Green resurrection and need to unite the Left

Left unity has to be built through united activity at grassroot level.


It is unfortunate that Sinn Fein has lost so much ground to the market-friendly Green Party in the recent elections in the Republic of ireland. While Sinn Fein can, at best, be described as a somewhat left of centre organisation, the outcome of the recent round of elections indicates a worrying shift towards the centre-right in electoral terms.

There are several reasons for the Sinn Fein setback, coming as it does on the back of an equally disappointing performance in last year’s presidential election. The party has struggled to articulate a clear message over the last few years. This has not been helped by among other; doing a U-turn on its long-held opposition to the European Union, softening its stance on coalition with right-wing parties and confusingly for many republicans; welcoming British royalty to Ireland. For a party that had for long appeared unambiguous about its position, this new departure has failed to gain purchase with many of those it had previously depended on for support.

It is uncertain whether Sinn Fein can reverse this decline before the next general election. A third and consecutive reversal would not only be damaging for the party, raising questions about its leadership but would also have implications right across the board. The Fine Gael/Fianna Fail axis would grow stronger with its neoliberal policies becoming further embedded. Faced with the threat of permanent right-wing governance, the working-class and its representatives would have to consider their options. Understandably, there will be calls for working-class and left unity and few could argue with this.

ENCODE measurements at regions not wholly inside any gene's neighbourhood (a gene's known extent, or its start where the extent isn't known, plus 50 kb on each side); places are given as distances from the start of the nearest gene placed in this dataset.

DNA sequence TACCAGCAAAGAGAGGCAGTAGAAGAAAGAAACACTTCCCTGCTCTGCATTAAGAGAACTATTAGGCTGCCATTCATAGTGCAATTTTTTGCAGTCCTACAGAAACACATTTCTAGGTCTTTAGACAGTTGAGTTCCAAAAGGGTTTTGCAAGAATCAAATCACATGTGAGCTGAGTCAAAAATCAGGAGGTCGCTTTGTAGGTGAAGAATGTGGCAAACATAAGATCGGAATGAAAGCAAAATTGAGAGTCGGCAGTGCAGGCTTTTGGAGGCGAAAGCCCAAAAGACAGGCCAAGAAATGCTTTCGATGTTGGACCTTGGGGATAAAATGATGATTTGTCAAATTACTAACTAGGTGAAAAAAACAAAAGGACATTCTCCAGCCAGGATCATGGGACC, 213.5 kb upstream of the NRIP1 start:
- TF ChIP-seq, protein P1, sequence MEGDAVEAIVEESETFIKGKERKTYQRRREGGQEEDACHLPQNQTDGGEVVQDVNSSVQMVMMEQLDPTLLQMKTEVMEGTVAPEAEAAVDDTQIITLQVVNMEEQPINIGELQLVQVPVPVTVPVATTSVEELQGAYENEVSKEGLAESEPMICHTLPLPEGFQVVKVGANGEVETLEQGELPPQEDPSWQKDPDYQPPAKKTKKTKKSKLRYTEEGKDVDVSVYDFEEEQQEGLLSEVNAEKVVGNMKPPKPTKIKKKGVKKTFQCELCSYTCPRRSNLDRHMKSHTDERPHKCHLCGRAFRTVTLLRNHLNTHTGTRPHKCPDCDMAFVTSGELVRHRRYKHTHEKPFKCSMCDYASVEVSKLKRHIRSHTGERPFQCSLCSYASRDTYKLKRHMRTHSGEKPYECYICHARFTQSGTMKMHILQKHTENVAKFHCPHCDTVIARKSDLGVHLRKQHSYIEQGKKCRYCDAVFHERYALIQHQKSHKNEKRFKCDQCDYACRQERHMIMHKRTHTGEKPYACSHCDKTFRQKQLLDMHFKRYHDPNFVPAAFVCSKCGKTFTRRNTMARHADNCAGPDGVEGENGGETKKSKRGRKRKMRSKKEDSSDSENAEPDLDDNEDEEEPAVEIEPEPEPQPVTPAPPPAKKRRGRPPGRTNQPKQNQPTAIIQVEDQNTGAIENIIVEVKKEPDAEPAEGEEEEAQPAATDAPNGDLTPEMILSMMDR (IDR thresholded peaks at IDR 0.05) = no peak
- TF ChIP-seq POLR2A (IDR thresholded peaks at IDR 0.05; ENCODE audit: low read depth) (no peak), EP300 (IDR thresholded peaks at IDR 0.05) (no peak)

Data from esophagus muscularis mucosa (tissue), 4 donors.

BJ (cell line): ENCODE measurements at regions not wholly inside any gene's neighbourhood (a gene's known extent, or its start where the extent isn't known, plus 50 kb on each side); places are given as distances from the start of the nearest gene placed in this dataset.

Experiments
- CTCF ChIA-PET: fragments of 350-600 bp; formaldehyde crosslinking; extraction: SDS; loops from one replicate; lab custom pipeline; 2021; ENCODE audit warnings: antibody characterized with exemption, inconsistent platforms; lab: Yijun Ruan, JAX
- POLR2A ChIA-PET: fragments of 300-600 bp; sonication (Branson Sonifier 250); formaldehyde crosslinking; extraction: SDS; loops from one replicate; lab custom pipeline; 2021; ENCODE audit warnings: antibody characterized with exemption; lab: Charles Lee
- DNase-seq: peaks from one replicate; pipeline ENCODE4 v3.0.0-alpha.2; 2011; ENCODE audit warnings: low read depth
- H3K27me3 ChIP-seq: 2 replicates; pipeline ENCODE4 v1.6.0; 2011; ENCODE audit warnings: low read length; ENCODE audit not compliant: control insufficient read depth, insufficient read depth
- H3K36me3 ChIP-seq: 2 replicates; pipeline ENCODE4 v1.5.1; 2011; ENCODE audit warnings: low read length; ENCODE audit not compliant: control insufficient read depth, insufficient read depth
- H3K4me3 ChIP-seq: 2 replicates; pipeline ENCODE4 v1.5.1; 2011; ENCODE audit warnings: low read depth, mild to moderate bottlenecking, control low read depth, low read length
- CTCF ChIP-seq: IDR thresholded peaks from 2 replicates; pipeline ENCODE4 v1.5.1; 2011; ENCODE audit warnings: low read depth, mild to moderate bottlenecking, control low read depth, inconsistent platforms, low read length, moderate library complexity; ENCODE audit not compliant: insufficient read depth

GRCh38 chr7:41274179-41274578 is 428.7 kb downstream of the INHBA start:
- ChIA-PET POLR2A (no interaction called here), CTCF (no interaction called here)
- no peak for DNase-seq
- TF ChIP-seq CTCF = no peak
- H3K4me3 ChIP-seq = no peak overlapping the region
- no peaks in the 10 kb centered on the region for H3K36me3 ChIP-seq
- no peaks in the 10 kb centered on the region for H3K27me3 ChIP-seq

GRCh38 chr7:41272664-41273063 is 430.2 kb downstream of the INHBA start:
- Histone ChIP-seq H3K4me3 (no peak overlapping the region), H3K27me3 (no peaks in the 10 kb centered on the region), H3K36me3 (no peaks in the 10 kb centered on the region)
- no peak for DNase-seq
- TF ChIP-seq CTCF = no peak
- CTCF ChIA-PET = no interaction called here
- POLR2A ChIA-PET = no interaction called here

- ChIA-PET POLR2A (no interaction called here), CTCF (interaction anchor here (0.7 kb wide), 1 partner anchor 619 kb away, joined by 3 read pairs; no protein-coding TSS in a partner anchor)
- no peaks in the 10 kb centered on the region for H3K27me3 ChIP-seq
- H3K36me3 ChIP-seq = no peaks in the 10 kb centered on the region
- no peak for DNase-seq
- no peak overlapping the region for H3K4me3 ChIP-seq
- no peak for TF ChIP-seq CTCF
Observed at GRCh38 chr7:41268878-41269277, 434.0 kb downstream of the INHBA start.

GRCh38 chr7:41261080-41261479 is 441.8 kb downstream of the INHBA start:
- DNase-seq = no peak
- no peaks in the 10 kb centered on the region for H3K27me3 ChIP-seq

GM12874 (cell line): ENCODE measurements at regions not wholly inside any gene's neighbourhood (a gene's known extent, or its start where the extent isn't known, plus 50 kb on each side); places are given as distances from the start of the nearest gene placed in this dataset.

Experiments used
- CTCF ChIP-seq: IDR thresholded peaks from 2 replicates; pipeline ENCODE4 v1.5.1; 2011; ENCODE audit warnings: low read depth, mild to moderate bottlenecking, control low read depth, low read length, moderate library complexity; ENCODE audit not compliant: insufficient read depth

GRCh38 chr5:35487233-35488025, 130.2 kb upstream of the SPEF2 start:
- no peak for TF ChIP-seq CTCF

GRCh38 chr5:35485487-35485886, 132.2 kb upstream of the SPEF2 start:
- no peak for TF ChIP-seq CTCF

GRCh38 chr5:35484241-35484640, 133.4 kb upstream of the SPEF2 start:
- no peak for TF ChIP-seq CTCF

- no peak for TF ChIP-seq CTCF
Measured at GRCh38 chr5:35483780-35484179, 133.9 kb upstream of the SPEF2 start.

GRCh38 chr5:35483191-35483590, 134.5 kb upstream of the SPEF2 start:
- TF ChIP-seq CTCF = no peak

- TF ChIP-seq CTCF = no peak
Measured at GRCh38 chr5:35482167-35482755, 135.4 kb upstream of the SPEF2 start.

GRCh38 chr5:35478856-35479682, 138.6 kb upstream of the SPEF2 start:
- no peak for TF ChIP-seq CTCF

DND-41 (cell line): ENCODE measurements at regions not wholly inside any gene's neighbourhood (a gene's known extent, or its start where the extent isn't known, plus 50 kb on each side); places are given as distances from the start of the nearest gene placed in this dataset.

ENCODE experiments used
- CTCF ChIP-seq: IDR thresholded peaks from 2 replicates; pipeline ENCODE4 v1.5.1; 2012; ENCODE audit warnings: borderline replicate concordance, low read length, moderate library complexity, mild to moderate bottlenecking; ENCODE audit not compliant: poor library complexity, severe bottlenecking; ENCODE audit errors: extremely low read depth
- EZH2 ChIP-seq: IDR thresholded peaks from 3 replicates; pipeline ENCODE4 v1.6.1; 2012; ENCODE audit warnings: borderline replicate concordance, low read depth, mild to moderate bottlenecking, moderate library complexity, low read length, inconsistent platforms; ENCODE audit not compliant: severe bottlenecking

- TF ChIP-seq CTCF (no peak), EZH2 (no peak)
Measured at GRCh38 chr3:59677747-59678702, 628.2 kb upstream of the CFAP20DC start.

However, it is surely time to give this altogether reasonable demand some deeper consideration. All too often, left unity is considered only in the context of winning electoral office rather than building a social changing movement. Consequently, for some, gaining seats at all costs becomes the primary objective making divisive contests and subsequent factionalism almost inevitable. There is, moreover, the real question of how to exercise power, as distinct from office, if elected in a country controlled by privately owned wealth.


A viable alternative to this particular electoral cul-de-sac is to focus on building an effective grassroots movement capable of challenging the undemocratic distribution of wealth in society. Encouraging and facilitating people to actively support workers taking industrial action would be a start; and active support is not just posing on the picket line for a photo opportunity. Organising an effective boycott of properties bought by vulture funds would also help. Tackling the privatisation of services and infrastructure must feature. Challenging the environment damaging private-sector exploitation of our natural resources has also to be included in any programme. Nor is this the limit to what can be done and we all must talk about how to affect this.


Doing so would effectively empower working people and make the winning of a general election a final step towards transforming society rather than a beginning that woudl be vulnerable to attack by capital and all its reactionary allies.

Tommy McKearney … 29 May 2019

This© Tommy McKearney 2012                                                                                      email:    tommymkearney@me.com